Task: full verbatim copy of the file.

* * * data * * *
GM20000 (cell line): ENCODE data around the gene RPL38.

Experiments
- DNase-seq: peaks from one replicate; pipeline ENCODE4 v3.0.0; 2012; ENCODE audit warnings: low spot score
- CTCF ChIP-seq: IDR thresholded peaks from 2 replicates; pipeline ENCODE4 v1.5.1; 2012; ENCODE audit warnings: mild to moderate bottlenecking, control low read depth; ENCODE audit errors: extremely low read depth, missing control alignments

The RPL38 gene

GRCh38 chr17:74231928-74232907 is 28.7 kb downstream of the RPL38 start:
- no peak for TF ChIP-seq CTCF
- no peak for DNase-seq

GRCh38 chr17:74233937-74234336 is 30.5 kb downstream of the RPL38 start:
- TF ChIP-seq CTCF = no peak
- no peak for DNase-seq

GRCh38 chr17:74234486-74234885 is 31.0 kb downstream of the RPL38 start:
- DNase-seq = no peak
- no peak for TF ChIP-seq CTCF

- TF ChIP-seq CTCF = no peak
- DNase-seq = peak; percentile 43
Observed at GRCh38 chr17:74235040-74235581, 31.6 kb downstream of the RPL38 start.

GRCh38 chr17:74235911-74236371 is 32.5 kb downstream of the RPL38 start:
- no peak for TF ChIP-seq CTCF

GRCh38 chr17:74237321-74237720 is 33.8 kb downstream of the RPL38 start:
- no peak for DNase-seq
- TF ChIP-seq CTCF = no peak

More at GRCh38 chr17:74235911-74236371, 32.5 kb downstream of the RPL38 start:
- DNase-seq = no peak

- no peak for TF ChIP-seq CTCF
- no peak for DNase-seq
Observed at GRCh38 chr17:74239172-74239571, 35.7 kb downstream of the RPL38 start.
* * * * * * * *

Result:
GM20000 (cell line): ENCODE data around the gene RPL38.

Experiments
- DNase-seq: peaks from one replicate; pipeline ENCODE4 v3.0.0; 2012; ENCODE audit warnings: low spot score
- CTCF ChIP-seq: IDR thresholded peaks from 2 replicates; pipeline ENCODE4 v1.5.1; 2012; ENCODE audit warnings: mild to moderate bottlenecking, control low read depth; ENCODE audit errors: extremely low read depth, missing control alignments

The RPL38 gene

GRCh38 chr17:74231928-74232907 is 28.7 kb downstream of the RPL38 start:
- no peak for TF ChIP-seq CTCF
- no peak for DNase-seq

GRCh38 chr17:74233937-74234336 is 30.5 kb downstream of the RPL38 start:
- TF ChIP-seq CTCF = no peak
- no peak for DNase-seq

GRCh38 chr17:74234486-74234885 is 31.0 kb downstream of the RPL38 start:
- DNase-seq = no peak
- no peak for TF ChIP-seq CTCF

- TF ChIP-seq CTCF = no peak
- DNase-seq = peak; percentile 43
Observed at GRCh38 chr17:74235040-74235581, 31.6 kb downstream of the RPL38 start.

GRCh38 chr17:74235911-74236371 is 32.5 kb downstream of the RPL38 start:
- no peak for TF ChIP-seq CTCF

GRCh38 chr17:74237321-74237720 is 33.8 kb downstream of the RPL38 start:
- no peak for DNase-seq
- TF ChIP-seq CTCF = no peak

More at GRCh38 chr17:74235911-74236371, 32.5 kb downstream of the RPL38 start:
- DNase-seq = no peak

- no peak for TF ChIP-seq CTCF
- no peak for DNase-seq
Observed at GRCh38 chr17:74239172-74239571, 35.7 kb downstream of the RPL38 start.